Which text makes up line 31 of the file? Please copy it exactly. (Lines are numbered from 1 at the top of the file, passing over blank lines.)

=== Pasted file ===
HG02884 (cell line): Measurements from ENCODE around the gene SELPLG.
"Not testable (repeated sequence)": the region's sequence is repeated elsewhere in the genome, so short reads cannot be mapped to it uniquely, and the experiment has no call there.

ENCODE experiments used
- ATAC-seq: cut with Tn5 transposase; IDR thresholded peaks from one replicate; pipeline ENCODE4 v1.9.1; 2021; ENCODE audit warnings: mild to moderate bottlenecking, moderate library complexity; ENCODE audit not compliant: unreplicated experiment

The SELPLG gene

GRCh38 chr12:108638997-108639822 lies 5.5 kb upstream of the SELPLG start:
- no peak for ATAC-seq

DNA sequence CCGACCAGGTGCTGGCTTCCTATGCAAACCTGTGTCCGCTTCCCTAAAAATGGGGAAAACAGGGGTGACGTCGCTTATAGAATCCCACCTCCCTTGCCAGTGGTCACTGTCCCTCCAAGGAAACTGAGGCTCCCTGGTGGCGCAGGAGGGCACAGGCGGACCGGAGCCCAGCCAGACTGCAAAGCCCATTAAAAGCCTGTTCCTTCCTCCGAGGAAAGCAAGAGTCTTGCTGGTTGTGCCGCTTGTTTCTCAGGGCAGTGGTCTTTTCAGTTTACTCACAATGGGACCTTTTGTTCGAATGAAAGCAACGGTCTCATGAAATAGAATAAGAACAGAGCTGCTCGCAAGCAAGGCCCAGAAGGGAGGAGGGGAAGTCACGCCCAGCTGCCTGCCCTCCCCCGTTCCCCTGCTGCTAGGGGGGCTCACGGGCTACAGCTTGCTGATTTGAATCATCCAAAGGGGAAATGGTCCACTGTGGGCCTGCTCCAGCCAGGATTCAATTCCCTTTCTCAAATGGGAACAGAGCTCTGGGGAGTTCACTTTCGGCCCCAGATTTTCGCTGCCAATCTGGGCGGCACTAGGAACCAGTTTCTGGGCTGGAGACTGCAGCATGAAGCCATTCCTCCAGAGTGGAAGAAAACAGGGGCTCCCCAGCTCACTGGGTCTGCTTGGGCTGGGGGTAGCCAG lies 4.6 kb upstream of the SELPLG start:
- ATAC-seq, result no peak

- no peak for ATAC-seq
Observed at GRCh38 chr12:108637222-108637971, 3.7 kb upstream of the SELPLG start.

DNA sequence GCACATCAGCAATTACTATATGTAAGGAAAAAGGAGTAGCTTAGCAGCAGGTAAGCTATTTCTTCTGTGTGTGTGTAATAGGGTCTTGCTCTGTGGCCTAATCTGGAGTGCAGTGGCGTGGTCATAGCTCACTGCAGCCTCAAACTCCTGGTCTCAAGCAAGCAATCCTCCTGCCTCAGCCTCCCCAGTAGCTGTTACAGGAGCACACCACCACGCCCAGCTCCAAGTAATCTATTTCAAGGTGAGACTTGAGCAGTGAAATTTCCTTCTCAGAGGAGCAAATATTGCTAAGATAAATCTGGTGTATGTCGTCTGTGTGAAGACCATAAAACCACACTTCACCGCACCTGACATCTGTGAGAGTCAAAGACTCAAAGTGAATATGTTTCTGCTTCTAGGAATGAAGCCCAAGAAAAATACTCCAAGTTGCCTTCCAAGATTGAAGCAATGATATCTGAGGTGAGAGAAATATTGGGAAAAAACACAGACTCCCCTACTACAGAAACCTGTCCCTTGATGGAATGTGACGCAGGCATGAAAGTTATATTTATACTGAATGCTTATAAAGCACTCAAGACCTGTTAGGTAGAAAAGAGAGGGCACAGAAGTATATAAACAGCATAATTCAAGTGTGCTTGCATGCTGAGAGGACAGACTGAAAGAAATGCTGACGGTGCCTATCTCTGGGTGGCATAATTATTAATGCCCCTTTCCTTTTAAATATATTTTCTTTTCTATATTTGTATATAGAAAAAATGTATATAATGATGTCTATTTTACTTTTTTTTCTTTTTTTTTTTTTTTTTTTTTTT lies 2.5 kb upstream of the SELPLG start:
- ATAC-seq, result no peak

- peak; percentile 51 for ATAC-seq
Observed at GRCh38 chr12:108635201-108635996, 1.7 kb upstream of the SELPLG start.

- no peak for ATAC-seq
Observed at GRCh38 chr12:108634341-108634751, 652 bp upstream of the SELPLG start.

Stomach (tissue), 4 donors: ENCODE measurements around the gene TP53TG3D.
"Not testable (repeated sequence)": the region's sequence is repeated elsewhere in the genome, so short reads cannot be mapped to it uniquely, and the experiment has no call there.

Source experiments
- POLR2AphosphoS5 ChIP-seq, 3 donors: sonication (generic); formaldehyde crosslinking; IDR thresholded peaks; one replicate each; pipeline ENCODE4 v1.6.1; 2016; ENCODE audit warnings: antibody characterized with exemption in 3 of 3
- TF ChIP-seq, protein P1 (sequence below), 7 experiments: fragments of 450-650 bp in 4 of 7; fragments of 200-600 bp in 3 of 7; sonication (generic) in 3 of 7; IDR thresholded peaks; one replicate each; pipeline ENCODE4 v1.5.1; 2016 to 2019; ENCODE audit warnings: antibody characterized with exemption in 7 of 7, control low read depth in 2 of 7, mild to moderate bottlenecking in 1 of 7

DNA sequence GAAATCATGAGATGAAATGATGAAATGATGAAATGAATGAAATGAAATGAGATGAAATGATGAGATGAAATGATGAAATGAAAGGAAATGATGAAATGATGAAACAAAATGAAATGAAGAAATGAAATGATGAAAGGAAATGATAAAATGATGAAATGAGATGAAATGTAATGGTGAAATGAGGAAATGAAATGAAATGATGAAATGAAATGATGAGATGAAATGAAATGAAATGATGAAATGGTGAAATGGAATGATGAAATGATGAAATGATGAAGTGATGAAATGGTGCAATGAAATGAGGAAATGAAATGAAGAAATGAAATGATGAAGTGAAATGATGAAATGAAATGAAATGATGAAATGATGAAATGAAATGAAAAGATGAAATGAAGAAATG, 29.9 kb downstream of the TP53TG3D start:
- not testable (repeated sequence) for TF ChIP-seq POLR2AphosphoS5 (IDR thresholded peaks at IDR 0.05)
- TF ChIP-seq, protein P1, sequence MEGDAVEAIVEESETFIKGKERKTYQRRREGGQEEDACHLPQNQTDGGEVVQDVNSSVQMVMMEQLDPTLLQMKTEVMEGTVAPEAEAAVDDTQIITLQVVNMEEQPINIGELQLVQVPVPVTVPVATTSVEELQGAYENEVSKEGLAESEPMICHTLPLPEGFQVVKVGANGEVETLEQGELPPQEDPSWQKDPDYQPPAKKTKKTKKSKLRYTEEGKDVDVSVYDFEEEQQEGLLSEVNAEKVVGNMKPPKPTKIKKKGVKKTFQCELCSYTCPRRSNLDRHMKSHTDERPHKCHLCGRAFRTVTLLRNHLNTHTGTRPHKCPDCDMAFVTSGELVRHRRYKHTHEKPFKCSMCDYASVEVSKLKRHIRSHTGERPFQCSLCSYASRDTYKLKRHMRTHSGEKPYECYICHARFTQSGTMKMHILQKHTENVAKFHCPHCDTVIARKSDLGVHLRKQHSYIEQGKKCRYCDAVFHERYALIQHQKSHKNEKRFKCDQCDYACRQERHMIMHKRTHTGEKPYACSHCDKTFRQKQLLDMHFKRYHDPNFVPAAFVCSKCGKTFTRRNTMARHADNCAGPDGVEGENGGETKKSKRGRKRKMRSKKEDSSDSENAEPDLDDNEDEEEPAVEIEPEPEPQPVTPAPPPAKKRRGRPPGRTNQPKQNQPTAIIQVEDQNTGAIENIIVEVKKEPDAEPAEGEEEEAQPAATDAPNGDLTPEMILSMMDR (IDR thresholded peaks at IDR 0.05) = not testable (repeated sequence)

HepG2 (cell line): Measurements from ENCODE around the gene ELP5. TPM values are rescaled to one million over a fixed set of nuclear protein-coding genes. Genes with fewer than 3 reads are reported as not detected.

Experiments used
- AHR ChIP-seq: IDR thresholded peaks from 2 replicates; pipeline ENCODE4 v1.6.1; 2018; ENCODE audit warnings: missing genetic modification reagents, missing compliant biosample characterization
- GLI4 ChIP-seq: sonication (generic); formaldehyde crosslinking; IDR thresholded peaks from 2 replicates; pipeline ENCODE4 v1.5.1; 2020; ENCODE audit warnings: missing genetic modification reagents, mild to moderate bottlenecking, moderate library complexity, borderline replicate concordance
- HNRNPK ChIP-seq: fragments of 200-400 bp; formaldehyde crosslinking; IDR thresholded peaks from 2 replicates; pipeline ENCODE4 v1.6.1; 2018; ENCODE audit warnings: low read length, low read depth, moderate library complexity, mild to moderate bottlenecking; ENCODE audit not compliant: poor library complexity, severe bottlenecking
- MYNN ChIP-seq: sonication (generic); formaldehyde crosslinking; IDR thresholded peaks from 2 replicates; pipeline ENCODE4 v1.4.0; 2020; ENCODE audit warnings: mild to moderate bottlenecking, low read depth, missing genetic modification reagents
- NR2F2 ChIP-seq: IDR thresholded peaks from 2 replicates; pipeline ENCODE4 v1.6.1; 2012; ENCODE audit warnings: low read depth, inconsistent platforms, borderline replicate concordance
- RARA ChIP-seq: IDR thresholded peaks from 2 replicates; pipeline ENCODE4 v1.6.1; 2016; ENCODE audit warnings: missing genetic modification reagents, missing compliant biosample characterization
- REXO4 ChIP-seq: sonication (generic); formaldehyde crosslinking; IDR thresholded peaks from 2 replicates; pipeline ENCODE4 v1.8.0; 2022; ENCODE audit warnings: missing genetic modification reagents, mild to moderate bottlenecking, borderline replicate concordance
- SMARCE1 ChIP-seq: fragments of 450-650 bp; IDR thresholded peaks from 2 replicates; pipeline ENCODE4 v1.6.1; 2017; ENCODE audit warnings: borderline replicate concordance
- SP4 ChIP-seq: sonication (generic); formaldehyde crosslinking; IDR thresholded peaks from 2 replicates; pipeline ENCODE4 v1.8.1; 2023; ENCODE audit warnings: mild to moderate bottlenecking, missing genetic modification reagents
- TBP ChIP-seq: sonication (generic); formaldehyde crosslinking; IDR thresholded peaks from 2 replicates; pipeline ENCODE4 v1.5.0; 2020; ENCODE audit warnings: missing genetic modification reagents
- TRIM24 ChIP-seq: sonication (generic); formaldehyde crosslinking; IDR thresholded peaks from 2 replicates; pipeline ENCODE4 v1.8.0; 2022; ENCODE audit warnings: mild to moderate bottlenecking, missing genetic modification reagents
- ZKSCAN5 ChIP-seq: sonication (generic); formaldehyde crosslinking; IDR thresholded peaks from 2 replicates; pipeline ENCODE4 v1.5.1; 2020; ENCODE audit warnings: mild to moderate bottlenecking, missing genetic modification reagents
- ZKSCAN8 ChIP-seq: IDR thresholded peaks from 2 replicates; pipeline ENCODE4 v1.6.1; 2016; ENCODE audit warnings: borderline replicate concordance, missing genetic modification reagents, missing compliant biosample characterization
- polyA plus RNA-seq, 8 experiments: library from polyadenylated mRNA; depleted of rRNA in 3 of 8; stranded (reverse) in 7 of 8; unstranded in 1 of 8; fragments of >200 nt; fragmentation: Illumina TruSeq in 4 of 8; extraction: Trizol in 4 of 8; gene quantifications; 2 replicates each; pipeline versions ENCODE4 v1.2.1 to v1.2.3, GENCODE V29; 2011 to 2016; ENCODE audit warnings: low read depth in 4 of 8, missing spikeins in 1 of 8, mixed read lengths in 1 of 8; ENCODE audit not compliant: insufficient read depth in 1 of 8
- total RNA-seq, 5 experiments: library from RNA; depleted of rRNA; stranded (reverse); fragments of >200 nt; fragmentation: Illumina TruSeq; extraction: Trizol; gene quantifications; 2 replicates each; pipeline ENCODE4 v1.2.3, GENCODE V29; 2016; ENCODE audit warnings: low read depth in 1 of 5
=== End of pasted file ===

- MYNN ChIP-seq: sonication (generic); formaldehyde crosslinking; IDR thresholded peaks from 2 replicates; pipeline ENCODE4 v1.4.0; 2020; ENCODE audit warnings: mild to moderate bottlenecking, low read depth, missing genetic modification reagents